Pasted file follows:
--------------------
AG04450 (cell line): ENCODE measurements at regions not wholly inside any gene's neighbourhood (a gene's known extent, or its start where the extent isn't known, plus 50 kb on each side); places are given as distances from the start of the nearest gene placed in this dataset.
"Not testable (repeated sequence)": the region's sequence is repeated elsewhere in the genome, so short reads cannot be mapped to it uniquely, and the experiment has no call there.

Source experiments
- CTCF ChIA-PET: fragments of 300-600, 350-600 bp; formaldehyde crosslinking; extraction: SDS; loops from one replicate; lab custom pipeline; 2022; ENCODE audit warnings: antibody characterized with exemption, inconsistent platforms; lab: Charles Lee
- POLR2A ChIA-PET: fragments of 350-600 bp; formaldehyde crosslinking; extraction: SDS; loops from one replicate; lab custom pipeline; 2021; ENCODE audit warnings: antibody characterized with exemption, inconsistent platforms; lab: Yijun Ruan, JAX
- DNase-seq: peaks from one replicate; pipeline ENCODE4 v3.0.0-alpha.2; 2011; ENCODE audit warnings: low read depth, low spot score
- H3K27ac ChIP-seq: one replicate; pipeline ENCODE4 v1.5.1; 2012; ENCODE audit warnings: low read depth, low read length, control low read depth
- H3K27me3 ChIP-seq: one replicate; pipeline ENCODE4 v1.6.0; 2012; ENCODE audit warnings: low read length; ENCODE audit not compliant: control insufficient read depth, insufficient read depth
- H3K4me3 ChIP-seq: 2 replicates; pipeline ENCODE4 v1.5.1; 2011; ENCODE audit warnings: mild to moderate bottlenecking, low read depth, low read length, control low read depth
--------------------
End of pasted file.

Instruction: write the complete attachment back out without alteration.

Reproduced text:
AG04450 (cell line): ENCODE measurements at regions not wholly inside any gene's neighbourhood (a gene's known extent, or its start where the extent isn't known, plus 50 kb on each side); places are given as distances from the start of the nearest gene placed in this dataset.
"Not testable (repeated sequence)": the region's sequence is repeated elsewhere in the genome, so short reads cannot be mapped to it uniquely, and the experiment has no call there.

Source experiments
- CTCF ChIA-PET: fragments of 300-600, 350-600 bp; formaldehyde crosslinking; extraction: SDS; loops from one replicate; lab custom pipeline; 2022; ENCODE audit warnings: antibody characterized with exemption, inconsistent platforms; lab: Charles Lee
- POLR2A ChIA-PET: fragments of 350-600 bp; formaldehyde crosslinking; extraction: SDS; loops from one replicate; lab custom pipeline; 2021; ENCODE audit warnings: antibody characterized with exemption, inconsistent platforms; lab: Yijun Ruan, JAX
- DNase-seq: peaks from one replicate; pipeline ENCODE4 v3.0.0-alpha.2; 2011; ENCODE audit warnings: low read depth, low spot score
- H3K27ac ChIP-seq: one replicate; pipeline ENCODE4 v1.5.1; 2012; ENCODE audit warnings: low read depth, low read length, control low read depth
- H3K27me3 ChIP-seq: one replicate; pipeline ENCODE4 v1.6.0; 2012; ENCODE audit warnings: low read length; ENCODE audit not compliant: control insufficient read depth, insufficient read depth
- H3K4me3 ChIP-seq: 2 replicates; pipeline ENCODE4 v1.5.1; 2011; ENCODE audit warnings: mild to moderate bottlenecking, low read depth, low read length, control low read depth